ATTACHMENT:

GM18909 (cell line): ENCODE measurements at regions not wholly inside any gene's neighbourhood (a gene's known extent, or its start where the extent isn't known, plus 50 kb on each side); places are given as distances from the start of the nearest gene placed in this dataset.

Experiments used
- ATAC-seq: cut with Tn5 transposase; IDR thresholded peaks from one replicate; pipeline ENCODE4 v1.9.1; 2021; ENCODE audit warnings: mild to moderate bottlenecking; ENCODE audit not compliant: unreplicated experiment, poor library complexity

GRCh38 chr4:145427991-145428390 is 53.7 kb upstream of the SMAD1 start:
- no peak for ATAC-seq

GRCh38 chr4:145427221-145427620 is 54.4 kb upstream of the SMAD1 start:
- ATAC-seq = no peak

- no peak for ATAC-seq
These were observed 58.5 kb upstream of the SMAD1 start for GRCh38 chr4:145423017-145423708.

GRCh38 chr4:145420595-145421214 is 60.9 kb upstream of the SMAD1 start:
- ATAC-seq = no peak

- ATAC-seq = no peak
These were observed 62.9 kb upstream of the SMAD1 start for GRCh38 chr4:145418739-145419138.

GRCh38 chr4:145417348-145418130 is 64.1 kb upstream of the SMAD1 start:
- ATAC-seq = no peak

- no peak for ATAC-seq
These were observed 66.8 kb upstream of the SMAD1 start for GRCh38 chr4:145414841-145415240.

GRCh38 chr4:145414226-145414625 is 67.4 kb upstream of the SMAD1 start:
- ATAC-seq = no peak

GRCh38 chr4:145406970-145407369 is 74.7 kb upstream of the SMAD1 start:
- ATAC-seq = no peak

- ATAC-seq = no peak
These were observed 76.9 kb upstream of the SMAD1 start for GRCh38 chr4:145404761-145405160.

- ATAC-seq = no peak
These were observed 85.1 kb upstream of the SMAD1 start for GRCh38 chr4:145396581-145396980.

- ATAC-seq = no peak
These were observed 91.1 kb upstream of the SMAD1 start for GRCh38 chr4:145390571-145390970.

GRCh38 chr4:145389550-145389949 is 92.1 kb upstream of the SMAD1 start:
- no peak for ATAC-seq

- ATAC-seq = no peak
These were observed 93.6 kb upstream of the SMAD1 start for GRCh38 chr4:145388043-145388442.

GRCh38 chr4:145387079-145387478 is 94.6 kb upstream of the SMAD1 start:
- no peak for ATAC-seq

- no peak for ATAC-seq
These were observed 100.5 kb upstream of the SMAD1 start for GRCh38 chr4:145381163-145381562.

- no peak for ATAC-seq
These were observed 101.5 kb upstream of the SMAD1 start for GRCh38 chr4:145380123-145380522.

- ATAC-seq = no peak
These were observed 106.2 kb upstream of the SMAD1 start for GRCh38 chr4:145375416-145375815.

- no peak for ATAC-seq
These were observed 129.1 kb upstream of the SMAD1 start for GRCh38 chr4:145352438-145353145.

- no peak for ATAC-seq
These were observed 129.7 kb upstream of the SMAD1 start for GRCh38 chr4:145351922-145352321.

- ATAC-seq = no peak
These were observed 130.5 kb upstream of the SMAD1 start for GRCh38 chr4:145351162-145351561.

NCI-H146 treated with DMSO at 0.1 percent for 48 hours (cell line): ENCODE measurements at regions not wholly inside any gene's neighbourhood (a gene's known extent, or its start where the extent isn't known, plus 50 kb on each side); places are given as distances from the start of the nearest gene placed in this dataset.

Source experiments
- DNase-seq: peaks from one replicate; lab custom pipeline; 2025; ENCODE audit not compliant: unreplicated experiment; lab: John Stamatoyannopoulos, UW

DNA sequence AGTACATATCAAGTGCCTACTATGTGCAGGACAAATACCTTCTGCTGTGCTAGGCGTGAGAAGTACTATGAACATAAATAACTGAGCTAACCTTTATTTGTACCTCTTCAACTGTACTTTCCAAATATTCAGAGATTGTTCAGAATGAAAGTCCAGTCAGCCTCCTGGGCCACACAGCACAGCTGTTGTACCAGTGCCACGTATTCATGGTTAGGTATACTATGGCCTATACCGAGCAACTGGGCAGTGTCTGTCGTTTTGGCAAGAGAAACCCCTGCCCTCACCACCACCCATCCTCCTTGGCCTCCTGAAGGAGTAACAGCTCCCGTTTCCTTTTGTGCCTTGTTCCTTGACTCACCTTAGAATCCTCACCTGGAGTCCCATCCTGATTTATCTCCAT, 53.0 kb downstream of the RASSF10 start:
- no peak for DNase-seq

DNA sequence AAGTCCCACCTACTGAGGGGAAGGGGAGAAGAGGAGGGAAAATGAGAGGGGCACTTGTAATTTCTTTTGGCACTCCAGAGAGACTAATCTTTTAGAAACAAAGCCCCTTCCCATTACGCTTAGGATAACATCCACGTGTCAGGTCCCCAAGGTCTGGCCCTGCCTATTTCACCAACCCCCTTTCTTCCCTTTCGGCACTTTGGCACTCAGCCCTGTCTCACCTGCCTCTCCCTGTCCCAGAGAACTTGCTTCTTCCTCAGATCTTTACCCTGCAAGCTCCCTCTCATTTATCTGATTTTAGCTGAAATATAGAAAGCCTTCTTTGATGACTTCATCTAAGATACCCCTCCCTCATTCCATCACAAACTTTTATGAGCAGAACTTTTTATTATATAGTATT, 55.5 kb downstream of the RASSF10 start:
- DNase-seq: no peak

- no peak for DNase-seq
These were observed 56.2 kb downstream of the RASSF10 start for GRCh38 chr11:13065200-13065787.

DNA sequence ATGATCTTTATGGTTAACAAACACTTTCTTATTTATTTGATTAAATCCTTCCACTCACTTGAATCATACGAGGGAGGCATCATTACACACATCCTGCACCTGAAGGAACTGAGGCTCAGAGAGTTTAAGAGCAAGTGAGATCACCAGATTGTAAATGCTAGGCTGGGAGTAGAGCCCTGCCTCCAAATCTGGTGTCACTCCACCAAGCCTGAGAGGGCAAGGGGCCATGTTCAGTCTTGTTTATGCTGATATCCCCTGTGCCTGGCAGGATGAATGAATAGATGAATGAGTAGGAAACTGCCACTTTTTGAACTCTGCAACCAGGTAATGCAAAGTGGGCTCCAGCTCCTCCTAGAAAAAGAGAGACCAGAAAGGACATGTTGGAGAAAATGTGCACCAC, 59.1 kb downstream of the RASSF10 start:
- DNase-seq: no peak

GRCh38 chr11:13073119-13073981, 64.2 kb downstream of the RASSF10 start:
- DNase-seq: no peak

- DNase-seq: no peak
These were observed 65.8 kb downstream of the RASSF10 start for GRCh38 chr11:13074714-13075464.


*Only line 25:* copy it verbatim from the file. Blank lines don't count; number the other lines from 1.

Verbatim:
These were observed 85.1 kb upstream of the SMAD1 start for GRCh38 chr4:145396581-145396980.